Alexander Schmemann

Father Alexander Schmemann holding a chalice during Divine Liturgy

Alexander Schmemann (Russian: Александр Дмитриевич Шмеман; 13 September 1921, Tallinn, Estonia – 13 December 1983 in Crestwood, New York)[1] was an influential Orthodox Christian priest, teacher, and writer. From 1946 to 1951 he taught in Paris, and afterwards in New York. In his teachings and writings he sought to establish the close links between Christian theology and Christian liturgy. At the time of his death, he was the dean of the Saint Vladimir's Orthodox Theological Seminary.

Early life and studies

Alexander Schmemann was born in 1921 in Tallinn, Estonia, into a family of Russian émigrés.[1] His grandfather had been a senator and a member of the State Council and his father an officer of the Imperial Life-Guards. When he was a child his family moved to France, where he was educated in Russian schools and at a French lycee before becoming a student at the University of Paris (1940–1945), where he wrote a thesis on theocracy and the Eastern Roman Empire. In 1943 he married Juliana Osorguine, before completing his theological studies in 1945 at the St. Sergius Orthodox Theological Institute in Paris (where he studied with the noted Russian theologian, Father Sergei Bulgakov, amongst others).


In 1946 Schmemann was ordained to the presbyterate of the Orthodox Church. From 1946–51 he taught church history at St. Sergius Institute.[1]

He was invited to join the faculty of Saint Vladimir's Orthodox Theological Seminary, then in New York City, where he taught from 1951 onwards.[1] When the seminary moved to its present campus in Crestwood, New York in 1962, Father Alexander assumed the post of dean, which he would hold until his death. He also served as adjunct professor at Columbia University, New York University, Union Theological Seminary and General Theological Seminary in New York. Much of his focus at St Vladimir's was on liturgical theology, which emphasizes the liturgical tradition of the Church as a major sign and expression of the Christian faith.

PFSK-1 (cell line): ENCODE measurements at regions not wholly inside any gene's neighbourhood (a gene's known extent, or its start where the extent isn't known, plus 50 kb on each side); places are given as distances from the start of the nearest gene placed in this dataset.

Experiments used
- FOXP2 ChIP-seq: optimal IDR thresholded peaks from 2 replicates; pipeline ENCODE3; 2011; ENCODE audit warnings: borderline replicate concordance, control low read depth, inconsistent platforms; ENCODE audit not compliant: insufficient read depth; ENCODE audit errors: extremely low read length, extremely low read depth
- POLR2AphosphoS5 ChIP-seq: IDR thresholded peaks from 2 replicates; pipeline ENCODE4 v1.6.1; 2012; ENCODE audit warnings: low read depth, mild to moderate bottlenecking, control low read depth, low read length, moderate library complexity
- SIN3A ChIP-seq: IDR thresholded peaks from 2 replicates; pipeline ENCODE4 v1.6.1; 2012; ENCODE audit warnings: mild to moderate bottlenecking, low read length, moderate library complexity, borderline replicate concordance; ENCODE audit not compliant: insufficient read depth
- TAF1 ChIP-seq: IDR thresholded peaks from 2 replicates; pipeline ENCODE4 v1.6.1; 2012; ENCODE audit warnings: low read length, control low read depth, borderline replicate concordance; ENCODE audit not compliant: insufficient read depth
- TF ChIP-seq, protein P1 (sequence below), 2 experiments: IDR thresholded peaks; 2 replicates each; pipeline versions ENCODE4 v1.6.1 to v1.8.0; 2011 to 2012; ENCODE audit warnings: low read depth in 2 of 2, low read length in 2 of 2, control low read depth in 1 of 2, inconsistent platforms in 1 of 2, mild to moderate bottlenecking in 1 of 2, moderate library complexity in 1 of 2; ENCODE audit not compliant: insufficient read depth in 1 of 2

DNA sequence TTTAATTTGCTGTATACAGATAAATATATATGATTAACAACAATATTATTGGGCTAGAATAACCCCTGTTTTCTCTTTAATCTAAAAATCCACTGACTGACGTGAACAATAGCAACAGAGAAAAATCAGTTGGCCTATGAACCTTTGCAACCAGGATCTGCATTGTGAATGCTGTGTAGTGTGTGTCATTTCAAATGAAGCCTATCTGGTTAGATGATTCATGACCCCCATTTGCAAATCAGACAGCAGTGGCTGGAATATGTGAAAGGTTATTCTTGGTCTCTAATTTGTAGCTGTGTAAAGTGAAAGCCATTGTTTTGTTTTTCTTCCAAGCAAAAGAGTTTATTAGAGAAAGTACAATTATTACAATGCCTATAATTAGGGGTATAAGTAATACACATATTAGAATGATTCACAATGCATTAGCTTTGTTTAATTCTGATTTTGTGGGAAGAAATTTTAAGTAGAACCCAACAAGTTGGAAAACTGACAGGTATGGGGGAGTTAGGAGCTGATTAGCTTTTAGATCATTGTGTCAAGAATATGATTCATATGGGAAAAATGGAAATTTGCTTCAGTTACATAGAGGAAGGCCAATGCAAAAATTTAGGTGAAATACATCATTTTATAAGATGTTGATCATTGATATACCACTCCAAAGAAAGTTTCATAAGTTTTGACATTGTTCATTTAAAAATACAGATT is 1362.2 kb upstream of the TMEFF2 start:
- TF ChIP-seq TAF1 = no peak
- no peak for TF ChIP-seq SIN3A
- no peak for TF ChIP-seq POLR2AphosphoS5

Fr Schmemann was accorded the title of protopresbyter, the highest honor that can be bestowed on a married Orthodox priest.[1] He held honorary degrees from Butler University, General Theological Seminary, Lafayette College, Iona College, and Holy Cross Greek Orthodox School of Theology.

He was an Orthodox observer for the Second Vatican Council of the Catholic Church from 1962 to 1965.[1]

He was active in the establishment of the Orthodox Church in America and in its being granted autocephaly by the Russian Orthodox Church in 1970.

His Russian-language sermons were broadcast into the Soviet Union on Radio Liberty for 30 years.[1] He gained a broad following of listeners across the Soviet Union, including Aleksandr Solzhenitsyn, who became his friend after emigrating to the West.[1]

At the time of his death, he was the dean of the Saint Vladimir's Orthodox Theological Seminary, a position he had held since 1962.[1] Schmemann died of cancer in 1983 in Crestwood, New York.[1]


Fr Schmemann published many books and articles. For the Life of the World, a popular volume on Christian faith as reflected in liturgy, has been translated into eleven languages. Originally prepared as study guide for the National Student Christian Federation in 1963, it even had an anonymous version published by the underground samizdat in the Soviet Union. The Eucharist was finished just before his death. This and several collections of his writings were published posthumously.

Further reading


See also

External links

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